Introduction To The Explorer’s Mindset

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*This is a portion of one of the chapters in my new book. As such, what is published here has not gone through final edits or design.*

If you want to make sustainable change in your body, your starting point is to look at the things you do frequently (and rarely) in your daily life. Remember, exercise and workouts hold value – and I’ll teach you how to make them work for you in later chapters –  but they are just a small portion of your greater “ways you move and use your body” picture.

Think about your own typical day and ask yourself these questions – do I move through dozens of the nearly-infinite number of positions my body is built to be capable of, or do I move through just a few? What do I do every day?

Think about each part of your body, every joint that you have, even the things you may not think of very often when you think of your body – like your eyes and what you look at each day.

You get better at what you do repeatedly so even the things you do unintentionally – like leaning your arm on the center console of the car, or always tensing the muscles around your eye – you get better at.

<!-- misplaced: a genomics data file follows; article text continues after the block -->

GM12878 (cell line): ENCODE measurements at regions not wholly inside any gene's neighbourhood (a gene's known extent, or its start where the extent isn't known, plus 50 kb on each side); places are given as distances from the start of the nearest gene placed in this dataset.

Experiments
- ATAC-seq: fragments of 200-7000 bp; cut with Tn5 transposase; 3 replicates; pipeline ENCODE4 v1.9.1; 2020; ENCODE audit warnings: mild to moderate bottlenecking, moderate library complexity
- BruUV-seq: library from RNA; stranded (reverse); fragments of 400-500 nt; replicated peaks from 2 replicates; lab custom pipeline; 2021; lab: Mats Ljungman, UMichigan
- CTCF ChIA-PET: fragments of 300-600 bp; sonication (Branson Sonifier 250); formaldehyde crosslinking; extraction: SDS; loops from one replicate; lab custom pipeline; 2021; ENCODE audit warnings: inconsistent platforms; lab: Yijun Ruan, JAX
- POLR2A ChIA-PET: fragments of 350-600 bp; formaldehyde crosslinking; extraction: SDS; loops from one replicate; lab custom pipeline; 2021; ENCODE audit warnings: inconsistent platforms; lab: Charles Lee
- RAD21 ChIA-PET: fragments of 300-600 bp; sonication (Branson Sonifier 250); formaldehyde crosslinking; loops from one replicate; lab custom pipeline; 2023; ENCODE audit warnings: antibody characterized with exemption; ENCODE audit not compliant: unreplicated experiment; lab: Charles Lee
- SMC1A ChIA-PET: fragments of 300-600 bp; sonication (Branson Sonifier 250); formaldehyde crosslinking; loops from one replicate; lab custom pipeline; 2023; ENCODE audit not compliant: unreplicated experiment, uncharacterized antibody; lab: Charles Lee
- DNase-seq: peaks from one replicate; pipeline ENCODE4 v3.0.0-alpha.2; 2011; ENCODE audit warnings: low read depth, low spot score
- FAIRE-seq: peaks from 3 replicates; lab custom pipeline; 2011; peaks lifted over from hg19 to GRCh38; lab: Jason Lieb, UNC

Modern life is fairly limited in terms of potential for movement, which means limited opportunities to indicate to your body that “hey, we’re using this, send resources to maintain it and keep it functioning efficiently” – unless you orchestrate it otherwise. Even if you consider yourself an active individual, you’ll likely find that you only move in a few ways every day including in your workout, if you do one.

Everything you have ever done, not done, and will do is signal to your body about how it should respond. ‘Will do’ is an important part of the Signal/Response Principle to understand. We often tell kids at a certain age they are “done growing”. In fact, our cells are responding and turning over – and are capable of change – every day until our last. We are truly never done growing.

Pause and think about how you’re feeling right now. Notice your toes, move up through your legs. Notice your hips and your torso. Take note of your shoulders, your arms, your elbows, your hands, your fingers. Scan through your back and neck, up to the top of your head. How do you feel?

Do you feel absolutely amazing? Do you feel pretty good, except for one or two spots in your body, which has been feeling a little achy but you’ve been trying to power through them? Do you feel like your body is falling apart, with aches in random places and a growing list of movements and activities that create discomfort and pain?

Whatever you’re feeling, just notice for now. And if you can notice without doing that thing humans are so good at doing – judging ourselves – even better. But if any feelings of self-judgement or frustration at your body are coming up as you notice how your body is feeling, it’s ok. I’m going to show you how you can shift your focus and have a clear, self-judgement and frustration-free lens through which to look when making choices for your body.

The Explorer’s Mindset